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Things you must know about how dangerous Heatstroke in Japan

Things you must know about how dangerous Heatstroke in Japantravel tips
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Have you ever heard how hot and humid it is in the recent Japanese summer season?

Fire and Disaster Management Agency of Japan reports,

160 people lost their lives in 2018 and 90,710 people were taken to hospitals due to heatstroke or heat-related illness. 71,317 people were urgently transported due to heatstroke nationwide from May to September 2019. This is the second number in history with 126 deaths after 95,137 in 2018. 52% of carriers were older than 65 years. 

Moving towards the 2021 Tokyo Olympics and 2025 Osaka World Expo, and also for preparation for the recent increase of tourists from overseas, the Japanese government and sightseeing organization prompt cautions of Japanese extreme hot and humid summerfor especially foreign tourists.

Fatal summer heatwaves in Japan are becoming common in recent years, so you should warn yourself of heat-related diseases and heatstrokes if you want to travel to Japan.

What Is Heatstroke?

What is heat stroke

Heatstroke, heat exhaustion is a condition caused by your body overheating, which your body cooling system can’t regulate body temperature due to the hot and humid environment. 

It can occur when the body temperature rises to 40 Celsius (105 Fahrenheit) or higher and then requires emergency treatment. The damage worsens the treatment is delayed, increasing your risk of serious complications or death.

The Symptoms Of Heatstroke

  • Dizziness
  • Faint
  • Muscle cramps
  • Abdominal cramps
  • Nausea
  • Heavy sweat or a lack of sweat
  • Abnormal skin condition
  • Vomiting
  • Headache
  • Mental confusion

The Heatstroke Prevention

today's phrase 23

Anyone has a risk of heatstroke, at any time, and in any location under heat and humid environment.

National Institute for Environmental Studies in Japan reports 76% of patients in 23 wards of Tokyo who lost their lives in 2018 became heatstroke indoors.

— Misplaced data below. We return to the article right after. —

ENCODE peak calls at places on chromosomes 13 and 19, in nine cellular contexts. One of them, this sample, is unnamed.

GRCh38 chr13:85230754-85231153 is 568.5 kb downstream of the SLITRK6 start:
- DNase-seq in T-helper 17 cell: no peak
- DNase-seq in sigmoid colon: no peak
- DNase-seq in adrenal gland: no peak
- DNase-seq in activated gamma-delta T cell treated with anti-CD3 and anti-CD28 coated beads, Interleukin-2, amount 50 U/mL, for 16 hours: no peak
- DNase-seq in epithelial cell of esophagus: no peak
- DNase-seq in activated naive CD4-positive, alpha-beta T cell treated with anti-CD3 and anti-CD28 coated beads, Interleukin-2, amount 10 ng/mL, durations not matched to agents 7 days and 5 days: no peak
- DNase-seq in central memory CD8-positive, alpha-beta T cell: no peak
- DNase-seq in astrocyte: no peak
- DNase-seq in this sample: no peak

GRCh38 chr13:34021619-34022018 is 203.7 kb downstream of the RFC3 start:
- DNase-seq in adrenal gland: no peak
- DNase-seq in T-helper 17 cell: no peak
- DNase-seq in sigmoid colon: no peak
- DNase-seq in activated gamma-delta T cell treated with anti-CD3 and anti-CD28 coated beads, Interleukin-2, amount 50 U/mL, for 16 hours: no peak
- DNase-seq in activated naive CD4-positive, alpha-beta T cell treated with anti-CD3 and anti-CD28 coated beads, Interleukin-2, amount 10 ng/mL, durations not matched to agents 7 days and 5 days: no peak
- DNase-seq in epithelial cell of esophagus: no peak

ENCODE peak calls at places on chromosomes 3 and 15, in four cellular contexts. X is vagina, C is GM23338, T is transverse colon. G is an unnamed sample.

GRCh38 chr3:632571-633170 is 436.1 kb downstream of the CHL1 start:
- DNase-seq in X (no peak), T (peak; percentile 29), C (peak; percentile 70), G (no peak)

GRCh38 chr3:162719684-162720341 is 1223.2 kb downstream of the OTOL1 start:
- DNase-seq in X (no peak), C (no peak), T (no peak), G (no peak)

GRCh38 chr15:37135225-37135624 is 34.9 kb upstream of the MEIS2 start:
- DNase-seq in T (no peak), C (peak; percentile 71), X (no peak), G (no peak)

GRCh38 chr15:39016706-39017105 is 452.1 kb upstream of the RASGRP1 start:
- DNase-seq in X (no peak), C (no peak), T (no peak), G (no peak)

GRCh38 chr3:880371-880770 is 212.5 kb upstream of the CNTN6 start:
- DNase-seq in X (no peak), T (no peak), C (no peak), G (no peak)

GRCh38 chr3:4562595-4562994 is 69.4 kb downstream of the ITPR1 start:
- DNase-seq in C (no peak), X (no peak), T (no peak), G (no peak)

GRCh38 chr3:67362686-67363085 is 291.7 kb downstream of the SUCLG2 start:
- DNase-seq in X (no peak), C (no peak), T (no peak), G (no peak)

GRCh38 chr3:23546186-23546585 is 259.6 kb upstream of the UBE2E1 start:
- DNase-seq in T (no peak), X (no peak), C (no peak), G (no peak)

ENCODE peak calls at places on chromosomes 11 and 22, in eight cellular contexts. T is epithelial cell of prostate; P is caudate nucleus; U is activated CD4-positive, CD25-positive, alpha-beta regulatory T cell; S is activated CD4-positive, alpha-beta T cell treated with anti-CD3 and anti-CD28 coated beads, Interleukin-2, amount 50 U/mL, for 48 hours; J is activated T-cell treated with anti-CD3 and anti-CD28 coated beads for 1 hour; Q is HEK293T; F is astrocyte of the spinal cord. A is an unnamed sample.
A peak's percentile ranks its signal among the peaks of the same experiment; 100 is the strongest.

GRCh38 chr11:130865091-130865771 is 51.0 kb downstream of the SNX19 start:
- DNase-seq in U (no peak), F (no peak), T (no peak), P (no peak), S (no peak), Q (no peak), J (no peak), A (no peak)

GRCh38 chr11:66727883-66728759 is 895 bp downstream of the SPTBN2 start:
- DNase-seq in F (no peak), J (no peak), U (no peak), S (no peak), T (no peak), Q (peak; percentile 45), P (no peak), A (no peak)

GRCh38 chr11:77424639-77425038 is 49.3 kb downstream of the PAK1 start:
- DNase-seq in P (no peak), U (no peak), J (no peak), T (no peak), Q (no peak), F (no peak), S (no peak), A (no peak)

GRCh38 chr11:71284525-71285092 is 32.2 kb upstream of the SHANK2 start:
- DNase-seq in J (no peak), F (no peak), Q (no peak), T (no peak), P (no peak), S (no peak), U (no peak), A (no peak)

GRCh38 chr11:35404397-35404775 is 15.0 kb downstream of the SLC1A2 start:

If you don’t get used to a sticky hot climate, (even though the Japanese haven’t get used to it. ), you have a risk of heatstroke more.

Avoid an over-scheduling trip plan, and give your body time to adjust to the summer heat.

9 Things For Prevention

9 things prevention for heatstroke

Drink plenty of water (or sports drink ) during the day

Wear lightweight, loose-fitting clothing.

For ladies, keep the light jacket or cardigans with you because inside buildings and trains might be too cold.

Avoid outside activity in the hottest time of the day

Normally in Japan, between 12 p.m. to 2 p. m. is the hottest time of the day. But I would say, it is hot all day. )

Wear hats or caps to protect from the direct sun.

Use UV or ULTRAVIOLET umbrellas, which is very common in Japan. If you don’t have one, you can buy one anywhere.

•Stay indoors in an air-conditioned area whenever you feel too hot.

•Get good quality of sleep

In Japan, even night time is hot and humid.

Turn on an air conditioner or dehumidify function all night.

Make sure your accommodation has an air conditioner.

There is a possibility some old house and apartment house don’t furnish it.

Check the temperature, humidity and heat stroke index.

In Japan, there is the heatstroke index on the weather forecast during the summer season.

Check it before going out, you can check it on

Take rest often in a cool place.

Applications for heatstroke warning

First Aid Of Heatstroke

If you find a person who has any heatstroke symptoms, seek immediate medical help.

Call 119(Not 911) or ask someone near you.

  • Get the person into shade or indoors.
  • Remove unnecessary clothing, and loosen a person’s belts, ties, and hooks.
  • Cool the person down with whatever available — splashing water, blowing cool air, place ice packs, cold wet towels on the person’s head, neck, armpits, and groin.

In conclusion…

The summer season in Japan, it is beautiful and fun.

Lots of festivals and fireworks are held throughout Japan, and nature is sparklingly beautiful.

However, you can also think about visiting Japan in other seasons to prevent heatstroke.

Japan has four seasons,

  • Spring (March-May)
  • Summer ( June – Early September) * June, sometimes July has a rainy season.
  • Fall (Mid September – November)
  • Winter (December – February)

Spring and Fall seasons have comfortable weather and beautiful flowers and trees. The winter season is cold but you can enjoy spectacular winter scenery and comfort foods.

You can find out many interesting things to do in any season of Japan, but just be careful of dehydration, heat, and humidity if you travel in the Japanese summer.

Things you must know about how dangerous Heatstroke in Japan

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